No wonder penguins almost drove Mr. Popper crazy.
The Maryland Zoo at Baltimore has been home to a colony of African penguins since 1967 — long enough that the zoo's on the verge of hatching its 1,000th chick. For most of that time, a moat or pool kept the penguins away from visitors. But when the penguins moved to a new enclosure a few years ago, the zoo began offering what it calls Penguin Encounters, a behind-the-scenes tour that allows visitors to meet “penguin ambassadors” and costs about $50, which supports the Maryland Zoo's breeding program for the endangered species.
The 30-minute "encounters," offered a few times a day depending on the season, are every animal lover's dream: a chance to get up close to the flightless birds without being separated by fences or barriers, and even pet one.
A group of up to eight visitors enter the penguins' carpeted home and sit on a long bench while zookeepers offer insight on the zoo's breeding program and the penguins' diet and social behavior. It can be hard to focus while there's a small free-range herd of black-and-white birds waddling around the room. They're like overstimulated toddlers, constantly distracted by anything shiny or dangling. As Sarah Talbot, an animal keeper who leads the Penguin Encounter tours, talked, a little one squeezed between her feet and plucked at her shoelaces and the folds in her cargo pants. Another disappeared under the bench and began investigating guests' shoes and pants.
The seven penguins who live in the Penguin Embassy are all female, ranging in age from 2 (Eddie) to 9-year-old Winnie. They're chosen for their temperament and comfort level around humans: Talbot says that “some of them are like dogs in a penguin suit.” And they've got plenty of personality: Eddie is the most rambunctious and curious, while the slightly older penguins, such as Lilly and Peach, are more calm and responsive to attention.
Talbot taught us about penguin grooming, called preening: Penguins need their feathers in top condition to be waterproof and windproof. Because they can't reach the feathers on their backs, they take turns preening one another with their beaks. When humans gently pet the penguins there, Talbot said, it's no different than if it were being done by another bird. “Preening is a very good thing in penguin society. If you do that, you're really paying it forward.”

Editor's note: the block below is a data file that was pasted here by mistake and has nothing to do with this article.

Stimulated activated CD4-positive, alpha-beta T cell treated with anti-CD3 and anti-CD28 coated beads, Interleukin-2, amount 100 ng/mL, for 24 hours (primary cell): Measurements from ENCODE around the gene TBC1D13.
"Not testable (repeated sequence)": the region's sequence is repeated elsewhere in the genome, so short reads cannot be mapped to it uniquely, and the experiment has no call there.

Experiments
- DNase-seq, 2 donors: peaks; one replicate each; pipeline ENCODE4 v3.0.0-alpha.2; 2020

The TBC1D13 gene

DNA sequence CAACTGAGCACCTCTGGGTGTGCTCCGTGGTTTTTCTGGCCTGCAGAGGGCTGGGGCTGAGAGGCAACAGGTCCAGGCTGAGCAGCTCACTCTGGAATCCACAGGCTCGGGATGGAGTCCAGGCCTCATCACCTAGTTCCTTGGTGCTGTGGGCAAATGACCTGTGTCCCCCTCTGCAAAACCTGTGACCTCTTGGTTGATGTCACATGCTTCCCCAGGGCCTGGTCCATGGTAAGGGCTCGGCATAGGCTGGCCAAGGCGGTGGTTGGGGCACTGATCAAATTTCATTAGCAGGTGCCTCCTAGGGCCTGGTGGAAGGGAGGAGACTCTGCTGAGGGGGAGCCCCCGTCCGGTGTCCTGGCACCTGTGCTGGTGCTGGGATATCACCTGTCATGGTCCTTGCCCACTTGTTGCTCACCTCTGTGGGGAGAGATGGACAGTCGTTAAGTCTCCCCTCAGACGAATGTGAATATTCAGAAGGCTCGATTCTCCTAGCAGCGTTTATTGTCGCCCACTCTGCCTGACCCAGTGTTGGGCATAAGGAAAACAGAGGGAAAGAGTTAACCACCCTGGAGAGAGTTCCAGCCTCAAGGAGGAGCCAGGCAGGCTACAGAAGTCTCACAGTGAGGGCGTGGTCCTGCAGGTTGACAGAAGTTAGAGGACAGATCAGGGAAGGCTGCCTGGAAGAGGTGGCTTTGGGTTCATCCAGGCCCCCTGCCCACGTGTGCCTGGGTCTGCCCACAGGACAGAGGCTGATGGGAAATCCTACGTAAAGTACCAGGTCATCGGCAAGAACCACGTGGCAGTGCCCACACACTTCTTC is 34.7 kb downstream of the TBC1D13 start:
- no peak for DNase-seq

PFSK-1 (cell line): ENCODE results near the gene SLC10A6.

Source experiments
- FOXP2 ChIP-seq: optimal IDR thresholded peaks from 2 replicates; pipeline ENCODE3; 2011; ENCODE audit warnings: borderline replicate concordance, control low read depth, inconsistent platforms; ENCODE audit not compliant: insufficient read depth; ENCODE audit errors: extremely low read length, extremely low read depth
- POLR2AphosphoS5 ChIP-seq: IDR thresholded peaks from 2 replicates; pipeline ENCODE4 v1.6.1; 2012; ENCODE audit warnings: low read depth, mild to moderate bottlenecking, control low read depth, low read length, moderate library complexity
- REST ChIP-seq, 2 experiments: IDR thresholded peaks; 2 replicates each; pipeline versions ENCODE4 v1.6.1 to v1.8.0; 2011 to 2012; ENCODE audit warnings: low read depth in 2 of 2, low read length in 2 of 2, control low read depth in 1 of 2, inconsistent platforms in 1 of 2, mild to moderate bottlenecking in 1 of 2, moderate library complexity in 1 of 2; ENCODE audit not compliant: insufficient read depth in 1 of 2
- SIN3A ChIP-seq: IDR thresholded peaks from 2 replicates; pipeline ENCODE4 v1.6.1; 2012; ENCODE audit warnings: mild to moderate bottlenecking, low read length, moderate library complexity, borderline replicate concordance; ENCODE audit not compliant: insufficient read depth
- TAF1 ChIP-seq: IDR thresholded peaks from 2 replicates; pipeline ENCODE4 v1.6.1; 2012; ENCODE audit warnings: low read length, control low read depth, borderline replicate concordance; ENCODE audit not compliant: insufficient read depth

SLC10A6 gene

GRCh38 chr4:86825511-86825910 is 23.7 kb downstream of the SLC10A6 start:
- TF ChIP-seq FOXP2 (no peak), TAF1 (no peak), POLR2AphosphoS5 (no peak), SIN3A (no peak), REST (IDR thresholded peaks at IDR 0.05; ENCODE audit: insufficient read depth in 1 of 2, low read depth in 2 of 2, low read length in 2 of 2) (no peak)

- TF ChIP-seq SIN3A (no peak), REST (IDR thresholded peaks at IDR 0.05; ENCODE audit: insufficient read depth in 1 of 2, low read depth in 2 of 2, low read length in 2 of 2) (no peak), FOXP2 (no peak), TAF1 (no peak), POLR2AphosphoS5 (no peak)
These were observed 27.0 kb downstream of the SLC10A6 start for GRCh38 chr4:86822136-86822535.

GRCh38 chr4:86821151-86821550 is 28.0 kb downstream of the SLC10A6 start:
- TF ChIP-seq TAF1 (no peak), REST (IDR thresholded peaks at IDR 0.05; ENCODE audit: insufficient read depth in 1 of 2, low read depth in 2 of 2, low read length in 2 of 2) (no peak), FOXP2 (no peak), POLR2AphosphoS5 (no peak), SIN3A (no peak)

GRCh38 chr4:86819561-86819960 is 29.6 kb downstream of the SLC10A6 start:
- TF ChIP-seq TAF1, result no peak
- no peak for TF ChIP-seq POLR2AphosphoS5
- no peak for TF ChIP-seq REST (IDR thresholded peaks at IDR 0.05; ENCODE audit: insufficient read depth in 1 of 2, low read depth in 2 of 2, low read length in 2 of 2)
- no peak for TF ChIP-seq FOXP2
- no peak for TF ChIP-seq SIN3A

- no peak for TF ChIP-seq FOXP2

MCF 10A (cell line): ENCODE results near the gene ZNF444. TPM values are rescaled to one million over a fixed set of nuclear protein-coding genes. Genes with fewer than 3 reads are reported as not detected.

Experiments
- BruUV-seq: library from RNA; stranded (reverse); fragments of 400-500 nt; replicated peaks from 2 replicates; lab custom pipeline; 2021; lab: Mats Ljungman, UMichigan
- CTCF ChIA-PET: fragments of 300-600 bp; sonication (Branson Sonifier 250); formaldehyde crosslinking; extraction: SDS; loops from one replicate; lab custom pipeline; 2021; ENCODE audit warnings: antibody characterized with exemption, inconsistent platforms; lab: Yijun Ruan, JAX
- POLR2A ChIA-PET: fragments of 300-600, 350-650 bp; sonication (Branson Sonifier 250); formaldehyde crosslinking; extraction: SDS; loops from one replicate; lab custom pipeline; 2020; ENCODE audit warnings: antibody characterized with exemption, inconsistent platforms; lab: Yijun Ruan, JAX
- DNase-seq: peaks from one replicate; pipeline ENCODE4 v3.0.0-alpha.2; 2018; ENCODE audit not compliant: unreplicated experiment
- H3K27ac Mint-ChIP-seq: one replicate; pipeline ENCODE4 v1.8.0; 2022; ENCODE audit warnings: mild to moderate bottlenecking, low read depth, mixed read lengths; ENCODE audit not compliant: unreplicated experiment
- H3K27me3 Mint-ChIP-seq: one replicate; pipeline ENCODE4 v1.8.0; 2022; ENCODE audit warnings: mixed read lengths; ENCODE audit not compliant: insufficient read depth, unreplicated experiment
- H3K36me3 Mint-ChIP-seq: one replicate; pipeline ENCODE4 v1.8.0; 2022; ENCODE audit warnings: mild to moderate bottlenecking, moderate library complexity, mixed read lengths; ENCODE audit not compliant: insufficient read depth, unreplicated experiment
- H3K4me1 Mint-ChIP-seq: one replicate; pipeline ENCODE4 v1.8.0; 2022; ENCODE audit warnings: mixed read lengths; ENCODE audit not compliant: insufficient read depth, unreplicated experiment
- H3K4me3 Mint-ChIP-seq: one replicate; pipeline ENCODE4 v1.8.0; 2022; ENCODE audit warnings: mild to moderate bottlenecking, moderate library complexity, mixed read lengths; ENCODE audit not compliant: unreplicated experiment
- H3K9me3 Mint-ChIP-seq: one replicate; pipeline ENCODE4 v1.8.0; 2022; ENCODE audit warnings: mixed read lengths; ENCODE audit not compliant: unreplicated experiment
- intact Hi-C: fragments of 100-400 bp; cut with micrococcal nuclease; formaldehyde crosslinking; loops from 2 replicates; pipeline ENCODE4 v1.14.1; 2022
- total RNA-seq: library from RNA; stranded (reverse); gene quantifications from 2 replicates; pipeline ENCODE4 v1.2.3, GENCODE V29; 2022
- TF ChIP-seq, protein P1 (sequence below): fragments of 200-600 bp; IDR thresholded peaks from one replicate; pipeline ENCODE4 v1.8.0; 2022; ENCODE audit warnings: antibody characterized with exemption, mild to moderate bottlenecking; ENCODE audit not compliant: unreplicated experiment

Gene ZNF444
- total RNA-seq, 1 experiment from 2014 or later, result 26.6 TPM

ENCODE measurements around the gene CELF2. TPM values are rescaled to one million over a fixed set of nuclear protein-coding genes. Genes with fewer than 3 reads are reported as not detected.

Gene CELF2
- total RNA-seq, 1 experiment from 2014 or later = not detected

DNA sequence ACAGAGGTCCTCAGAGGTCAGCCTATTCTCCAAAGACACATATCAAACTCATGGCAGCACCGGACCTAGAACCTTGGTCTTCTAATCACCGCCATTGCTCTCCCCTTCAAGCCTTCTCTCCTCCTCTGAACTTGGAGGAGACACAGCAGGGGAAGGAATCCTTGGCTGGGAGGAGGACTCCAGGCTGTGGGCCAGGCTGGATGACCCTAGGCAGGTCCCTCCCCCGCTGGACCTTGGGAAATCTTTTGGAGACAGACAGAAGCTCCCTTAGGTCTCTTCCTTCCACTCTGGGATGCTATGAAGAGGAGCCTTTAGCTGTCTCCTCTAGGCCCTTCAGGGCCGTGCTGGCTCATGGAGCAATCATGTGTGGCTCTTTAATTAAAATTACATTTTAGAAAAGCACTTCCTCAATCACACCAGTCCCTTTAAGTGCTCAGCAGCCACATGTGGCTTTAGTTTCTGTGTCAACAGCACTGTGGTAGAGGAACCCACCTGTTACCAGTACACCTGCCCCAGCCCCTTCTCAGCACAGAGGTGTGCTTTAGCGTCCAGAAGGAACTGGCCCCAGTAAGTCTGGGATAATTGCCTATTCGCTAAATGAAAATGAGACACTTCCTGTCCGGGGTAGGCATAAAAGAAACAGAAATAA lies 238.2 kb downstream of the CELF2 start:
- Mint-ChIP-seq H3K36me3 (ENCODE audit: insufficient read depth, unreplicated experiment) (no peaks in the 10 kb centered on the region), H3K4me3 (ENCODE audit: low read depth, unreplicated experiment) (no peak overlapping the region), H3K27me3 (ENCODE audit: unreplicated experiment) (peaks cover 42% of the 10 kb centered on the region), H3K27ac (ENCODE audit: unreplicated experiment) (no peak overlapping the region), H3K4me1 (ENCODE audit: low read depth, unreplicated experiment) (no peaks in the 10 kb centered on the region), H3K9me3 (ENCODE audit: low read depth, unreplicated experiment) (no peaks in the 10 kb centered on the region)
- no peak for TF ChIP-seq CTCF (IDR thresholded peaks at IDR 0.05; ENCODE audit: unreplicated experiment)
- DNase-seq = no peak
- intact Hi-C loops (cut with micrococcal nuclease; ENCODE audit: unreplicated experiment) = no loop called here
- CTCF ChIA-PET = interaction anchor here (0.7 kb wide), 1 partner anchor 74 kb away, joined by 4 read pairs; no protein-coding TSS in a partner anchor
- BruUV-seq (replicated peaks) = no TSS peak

After the talk, the visitors and penguins moved out into a yard next to a small pool, where the penguins continued to ham it up, moving around in duos or a larger group, snuggling up to visitors, “posing” for endless selfies and photos, and letting us preen them.
While petting is encouraged, visitors aren't allowed to pick up the penguins; touch them in the wrong place, and you'll find out why. “People always joke that they'll steal a penguin,” Talbot said, “and I'm like, You would not make it 10 feet. There'd be a lot of pecking involved.”
One of the most common questions, Talbot said, is whether visitors can feed the penguins. “You can hold a fish in front of them, but nothing's going to happen,” she replied, noting that, for example, Winnie will eat only the fish given to her by one particular keeper.
You can, however, watch the penguins feast. If you make reservations for the morning Penguin Encounter, arrive early for the daily 10:30 a.m. feeding, when dozens of birds cluster on Penguin Coast and keepers feed them whole fish by hand. The afternoon feeding is at 3:30 p.m., an hour after the day's last Penguin Encounter ends, so you'll have time to wander around the zoo before it begins.
Including the price of zoo admission, the experience actually costs $2 per minute. Is it worth it? Absolutely.
Maryland Zoo at Baltimore, 1 Safari Pl., Baltimore. 410-396-7102. Penguin Encounters take place at 11 a.m., noon and 2 p.m. on Saturdays and Sundays, and 11 a.m. and 2 p.m. on Mondays and Fridays through the end of February. Beginning in March, they're offered at 11 a.m. and 2 p.m. every weekday through the end of October. $45-$50. Penguin Encounter tickets do not include Maryland Zoo admission, which is $10 through the end of February, and $15-$19 after. Children under 2 are admitted free.